When your dog is a member of your family, you want to give them the best care possible. Like humans, your four-legged friend can have illnesses and injuries that lead to inflammation in dogs.
If your pet parent senses are tingling that something may be wrong with your dog, it could be a good idea to do some research to see if inflammation could be the cause of their suffering.
Because there are both natural and pharmaceutical anti-inflammatories treatments available.
What Is Inflammation in Dogs?
Your dog has a body very similar to your own. Like you, your dog may get temporary or chronic inflammation from diseases or injuries.
This response is a normal part of your dog’s immune system reaction to injury or damage.
In fact, if your dog did not have inflammation, it would not be able to heal. While it can be good for healing, sometimes, it becomes too much of a good thing.
Chronic inflammation becomes a problem that can lead to more serious issues.
One clue that your dog has inflammation is if the vet uses a word that ends in “-itis.”
This ending literally means inflammation. The location of the swelling gives the condition the first part of its name.
For example, arthritis is inflammation of the joints. Gastritis refers to swelling in the stomach. Colitis is an inflammation located in the colon.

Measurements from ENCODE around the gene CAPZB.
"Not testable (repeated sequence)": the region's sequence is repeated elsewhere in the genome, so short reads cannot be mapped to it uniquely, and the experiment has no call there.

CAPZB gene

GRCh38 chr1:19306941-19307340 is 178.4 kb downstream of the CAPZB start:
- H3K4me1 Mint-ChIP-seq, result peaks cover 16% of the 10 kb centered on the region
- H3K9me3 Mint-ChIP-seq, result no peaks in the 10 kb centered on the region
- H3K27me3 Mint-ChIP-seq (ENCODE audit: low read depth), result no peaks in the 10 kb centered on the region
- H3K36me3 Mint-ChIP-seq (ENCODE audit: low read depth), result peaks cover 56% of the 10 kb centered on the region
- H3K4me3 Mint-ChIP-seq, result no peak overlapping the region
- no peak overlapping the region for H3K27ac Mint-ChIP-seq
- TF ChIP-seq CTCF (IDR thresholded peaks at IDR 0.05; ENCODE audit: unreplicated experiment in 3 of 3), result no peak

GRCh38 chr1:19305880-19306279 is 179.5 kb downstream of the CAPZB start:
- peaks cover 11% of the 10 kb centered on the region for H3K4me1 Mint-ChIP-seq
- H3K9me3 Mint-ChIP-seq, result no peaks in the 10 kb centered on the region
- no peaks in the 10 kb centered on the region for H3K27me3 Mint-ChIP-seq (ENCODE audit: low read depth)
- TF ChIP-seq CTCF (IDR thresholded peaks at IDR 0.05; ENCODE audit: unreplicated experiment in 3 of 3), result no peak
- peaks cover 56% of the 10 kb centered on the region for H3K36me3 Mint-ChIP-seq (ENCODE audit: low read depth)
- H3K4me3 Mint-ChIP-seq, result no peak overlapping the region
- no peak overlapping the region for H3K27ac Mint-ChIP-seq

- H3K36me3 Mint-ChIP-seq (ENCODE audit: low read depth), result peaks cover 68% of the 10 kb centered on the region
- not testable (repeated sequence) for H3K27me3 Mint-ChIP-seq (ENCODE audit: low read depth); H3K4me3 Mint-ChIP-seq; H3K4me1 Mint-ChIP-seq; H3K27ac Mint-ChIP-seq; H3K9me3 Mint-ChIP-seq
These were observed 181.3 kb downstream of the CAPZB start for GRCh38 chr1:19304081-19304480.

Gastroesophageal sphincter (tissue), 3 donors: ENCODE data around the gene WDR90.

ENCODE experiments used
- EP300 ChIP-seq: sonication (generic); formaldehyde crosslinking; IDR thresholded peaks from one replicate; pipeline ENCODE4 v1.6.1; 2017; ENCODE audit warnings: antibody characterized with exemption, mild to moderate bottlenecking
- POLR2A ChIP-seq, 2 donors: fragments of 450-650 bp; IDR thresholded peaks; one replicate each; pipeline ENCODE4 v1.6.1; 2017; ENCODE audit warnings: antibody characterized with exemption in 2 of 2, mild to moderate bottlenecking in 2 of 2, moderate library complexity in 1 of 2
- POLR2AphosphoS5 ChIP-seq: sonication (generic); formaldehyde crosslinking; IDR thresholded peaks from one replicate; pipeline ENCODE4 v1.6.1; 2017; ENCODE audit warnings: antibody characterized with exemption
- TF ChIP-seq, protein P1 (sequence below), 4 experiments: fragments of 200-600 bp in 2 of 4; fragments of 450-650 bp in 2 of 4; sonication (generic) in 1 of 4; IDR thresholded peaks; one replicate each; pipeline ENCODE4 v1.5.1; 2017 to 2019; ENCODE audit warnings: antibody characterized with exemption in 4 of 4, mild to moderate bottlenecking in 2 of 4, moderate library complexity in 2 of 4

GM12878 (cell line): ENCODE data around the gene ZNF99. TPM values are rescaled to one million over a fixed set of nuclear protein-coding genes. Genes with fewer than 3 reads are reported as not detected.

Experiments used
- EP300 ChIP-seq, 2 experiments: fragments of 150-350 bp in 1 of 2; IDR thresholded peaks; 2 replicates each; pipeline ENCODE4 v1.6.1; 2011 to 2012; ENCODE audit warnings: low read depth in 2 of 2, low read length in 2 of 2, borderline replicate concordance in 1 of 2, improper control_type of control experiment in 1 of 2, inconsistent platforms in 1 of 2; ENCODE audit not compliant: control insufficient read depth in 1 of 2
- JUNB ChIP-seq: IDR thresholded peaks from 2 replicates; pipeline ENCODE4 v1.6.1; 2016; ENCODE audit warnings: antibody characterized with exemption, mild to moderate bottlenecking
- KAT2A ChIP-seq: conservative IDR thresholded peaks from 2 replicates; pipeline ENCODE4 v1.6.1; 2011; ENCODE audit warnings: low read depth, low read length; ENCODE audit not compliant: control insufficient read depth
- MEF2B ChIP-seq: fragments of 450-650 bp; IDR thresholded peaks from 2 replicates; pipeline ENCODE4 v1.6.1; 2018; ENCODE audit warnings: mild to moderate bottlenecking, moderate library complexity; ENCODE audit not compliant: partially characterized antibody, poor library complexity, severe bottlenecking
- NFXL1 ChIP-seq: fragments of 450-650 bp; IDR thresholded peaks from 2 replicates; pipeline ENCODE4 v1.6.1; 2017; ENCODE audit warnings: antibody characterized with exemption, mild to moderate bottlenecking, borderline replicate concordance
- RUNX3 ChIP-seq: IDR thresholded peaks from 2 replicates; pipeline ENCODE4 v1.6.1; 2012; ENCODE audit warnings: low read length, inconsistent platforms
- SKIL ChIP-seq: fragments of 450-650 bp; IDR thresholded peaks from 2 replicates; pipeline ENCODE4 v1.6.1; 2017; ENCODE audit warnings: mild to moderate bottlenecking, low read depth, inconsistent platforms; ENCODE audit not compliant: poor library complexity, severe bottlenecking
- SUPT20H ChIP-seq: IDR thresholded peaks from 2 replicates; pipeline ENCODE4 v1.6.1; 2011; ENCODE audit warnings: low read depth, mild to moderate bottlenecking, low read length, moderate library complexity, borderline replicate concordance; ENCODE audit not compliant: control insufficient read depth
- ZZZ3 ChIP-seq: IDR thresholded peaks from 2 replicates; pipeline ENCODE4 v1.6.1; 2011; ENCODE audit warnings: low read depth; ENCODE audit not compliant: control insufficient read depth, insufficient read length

How Can You Tell if Your Dog Has Inflammation?
As you’ve already seen, there are many causes of inflammation in dogs.
If your pet seems to have any of the following symptoms, schedule a vet visit to determine the cause:
- Loss of appetite
- Constant scratching of the skin
- Rubbing the face
- Reduced mobility
- Behavior changes
- Any other signs that concern you
If left untreated, chronic inflammation can harm your dog’s health. Conditions caused by chronic inflammation include:
- Heart Disease
- Rheumatoid Arthritis
Because you love your dog, you should educate yourself on the common causes of inflammation in your pet and learn how to correct them.
7 Common Diseases and Conditions Caused by Inflammation in Dogs
Several conditions can lead to inflammation in your pet. Many of these diseases have similar symptoms.
The best way to find out what problem your dog has is to take them to the vet. With testing and an exam, your vet can diagnose your dog and offer treatment options.
Gastritis refers to an inflamed stomach. Your dog may vomit, have diarrhea, or black stools.
Chronic gastritis is when these symptoms last for at least two weeks. Causes for chronic inflammation in the stomach include:
- Your dog ate something that disagreed with it.
- It had a reaction to medication.
- It has an infection.
- It has a disease affecting the metabolism.
Due to gastritis affecting your dog’s weight and will reduce the ability to get the nutrients they need, it is best to take your pet to the vet for treatment.
Inflammatory Bowel Disease (IBD)
Inflammatory bowel disease (IBD) is a condition where inflammation strikes the intestines or stomach.